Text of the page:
Robert Joseph Turner
Focuses on the challenges, principles, and controversies of sustainability. Analyzes the sustainability issues, identifying the values underlying societal actions and conflicting perspectives, and considers the ecological, ethical, and human well-being ramifications of following different sustainability proposals and cultural trajectories.
This course provides a framework for students to learn about our future prospects and the principles and controversies of sustainability. Will our grandchildren inherit a better world, with greater opportunity for well-being than we enjoy today? How can we ensure that environmental health and social justice improve? Just what do we mean by sustainability and sustainable development and why are they seemingly so difficult to achieve? Given the focus on sustainability as a cultural ideal and point of contention, we shall wrestle with matters of ethics, culture, economics, and politics. Accordingly, the course fulfills an Individual and Society requirement. It also serves as a core course for the Sustainability and Society track of the BA Environmental Studies degree.
Student learning goals
Articulate a personal philosophy on sustainability and discuss the challenges and opportunities associated with pursing it.
Assess the ethical ramifications of sustainability issues.
Explain how current (or future) resource use and management practices threaten ecological integrity and human well-being.
Discuss how pursuing different sustainable development ideals and resilience might affect our future with regard to environmental health, ecological services, social justice, and other factors that impact human well-being.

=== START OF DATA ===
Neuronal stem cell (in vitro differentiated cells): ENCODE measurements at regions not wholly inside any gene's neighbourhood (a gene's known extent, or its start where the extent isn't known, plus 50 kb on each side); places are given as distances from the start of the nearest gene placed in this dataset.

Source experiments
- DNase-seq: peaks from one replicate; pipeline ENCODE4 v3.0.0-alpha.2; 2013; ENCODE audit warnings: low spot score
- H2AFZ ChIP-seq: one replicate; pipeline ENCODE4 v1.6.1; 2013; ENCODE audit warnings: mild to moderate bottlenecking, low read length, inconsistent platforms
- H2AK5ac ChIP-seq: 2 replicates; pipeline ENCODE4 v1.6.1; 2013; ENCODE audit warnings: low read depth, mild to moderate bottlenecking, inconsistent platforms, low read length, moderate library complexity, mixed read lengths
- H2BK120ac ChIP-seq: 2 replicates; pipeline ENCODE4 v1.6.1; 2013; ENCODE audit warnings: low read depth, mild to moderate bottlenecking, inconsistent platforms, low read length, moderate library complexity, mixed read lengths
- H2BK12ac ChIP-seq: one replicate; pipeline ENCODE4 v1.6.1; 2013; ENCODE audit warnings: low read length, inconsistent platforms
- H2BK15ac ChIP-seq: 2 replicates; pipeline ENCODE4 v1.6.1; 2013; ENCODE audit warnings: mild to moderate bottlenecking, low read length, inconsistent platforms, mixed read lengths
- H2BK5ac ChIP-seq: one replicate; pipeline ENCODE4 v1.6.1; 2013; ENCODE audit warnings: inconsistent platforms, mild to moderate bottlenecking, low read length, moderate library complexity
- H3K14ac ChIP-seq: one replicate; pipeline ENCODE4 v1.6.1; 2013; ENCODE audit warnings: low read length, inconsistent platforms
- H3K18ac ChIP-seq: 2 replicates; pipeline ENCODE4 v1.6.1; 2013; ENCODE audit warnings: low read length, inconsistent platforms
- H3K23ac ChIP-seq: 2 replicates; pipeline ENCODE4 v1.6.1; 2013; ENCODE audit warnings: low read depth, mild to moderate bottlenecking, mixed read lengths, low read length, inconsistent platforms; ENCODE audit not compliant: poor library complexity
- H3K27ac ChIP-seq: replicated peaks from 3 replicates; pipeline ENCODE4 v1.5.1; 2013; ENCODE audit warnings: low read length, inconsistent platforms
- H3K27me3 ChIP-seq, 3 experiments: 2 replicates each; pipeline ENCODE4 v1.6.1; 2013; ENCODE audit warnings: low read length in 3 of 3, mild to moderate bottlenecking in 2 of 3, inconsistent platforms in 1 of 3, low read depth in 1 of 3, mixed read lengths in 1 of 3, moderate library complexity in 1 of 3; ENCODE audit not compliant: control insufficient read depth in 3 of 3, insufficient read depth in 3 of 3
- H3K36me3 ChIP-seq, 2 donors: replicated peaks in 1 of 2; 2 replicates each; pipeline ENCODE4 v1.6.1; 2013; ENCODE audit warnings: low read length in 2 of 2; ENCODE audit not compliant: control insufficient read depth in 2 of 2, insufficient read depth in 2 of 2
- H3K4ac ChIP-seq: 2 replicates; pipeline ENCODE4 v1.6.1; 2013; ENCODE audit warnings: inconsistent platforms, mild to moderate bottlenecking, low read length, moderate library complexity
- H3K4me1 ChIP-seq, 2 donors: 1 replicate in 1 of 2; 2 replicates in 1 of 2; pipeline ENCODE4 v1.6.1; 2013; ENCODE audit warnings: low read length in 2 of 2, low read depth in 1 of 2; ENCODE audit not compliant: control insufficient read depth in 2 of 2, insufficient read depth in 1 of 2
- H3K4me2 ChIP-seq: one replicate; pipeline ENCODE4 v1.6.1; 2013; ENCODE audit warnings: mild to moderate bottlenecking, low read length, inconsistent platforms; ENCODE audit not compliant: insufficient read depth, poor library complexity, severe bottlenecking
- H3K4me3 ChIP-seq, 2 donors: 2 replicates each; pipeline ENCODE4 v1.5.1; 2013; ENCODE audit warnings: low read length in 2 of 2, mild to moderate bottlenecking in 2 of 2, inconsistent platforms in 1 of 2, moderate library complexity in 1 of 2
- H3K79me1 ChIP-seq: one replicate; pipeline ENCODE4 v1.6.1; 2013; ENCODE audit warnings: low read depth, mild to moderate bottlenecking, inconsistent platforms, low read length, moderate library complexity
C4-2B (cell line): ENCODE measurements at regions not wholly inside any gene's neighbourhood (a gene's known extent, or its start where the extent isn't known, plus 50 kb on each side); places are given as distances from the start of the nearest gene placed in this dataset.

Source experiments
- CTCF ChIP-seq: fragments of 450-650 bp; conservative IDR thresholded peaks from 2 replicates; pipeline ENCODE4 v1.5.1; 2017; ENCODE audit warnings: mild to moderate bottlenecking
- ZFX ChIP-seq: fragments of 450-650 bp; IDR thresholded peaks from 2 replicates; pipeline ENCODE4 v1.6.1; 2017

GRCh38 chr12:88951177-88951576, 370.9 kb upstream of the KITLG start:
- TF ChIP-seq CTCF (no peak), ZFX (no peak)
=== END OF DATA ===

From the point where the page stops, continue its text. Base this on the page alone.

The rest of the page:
Identify the philosophies, values, or cultural norms that underlie our reactions to the readings, and are implicit in the analyses, proposals, and actions of others, then evaluate their compatibility with sustainability ideals.
Document how they have improved in their abilities to: compare, synthesize, and assess multiple perspectives; and present, support, and evaluate positions and conclusions (their own and those of others) in their writing and debate performances.
General method of instruction
Principles and Controversies of Sustainability is a seminar-style course where student contribution in the classroom is a primary goal and lectures are rare. The learning objectives and activities of the course are facilitated by the professor. This course does not emphasize the memorization of facts and disciplinary concepts. Instead, the course focuses on analyzing and synthesizing ideas and reflecting on issues as they might impact you or others. Students are encouraged to be active learners via thoughtful reading, critical writing, class discussion, debates, and a collaborative group project.
There are no prerequisites and the course is appropriate for students of any background or major. Students should, however, be prepared to speak up in class, participate in a lively debate, and engage respectfully in discussions of diverse worldviews and ideologies embedded in course readings, presentations, and artifacts, including those that are at odds with their own personal beliefs and values. Students in this class should also be prepared to collaborate in a motivated, creative and equitable way with other students on group projects.
Class assignments and grading
Lots of juicy readings from a wide range of authors and sources. 6 Homework assignments 3 short essays 1 Debate performance 1 Group Project with 4 sub-deliverables Final exam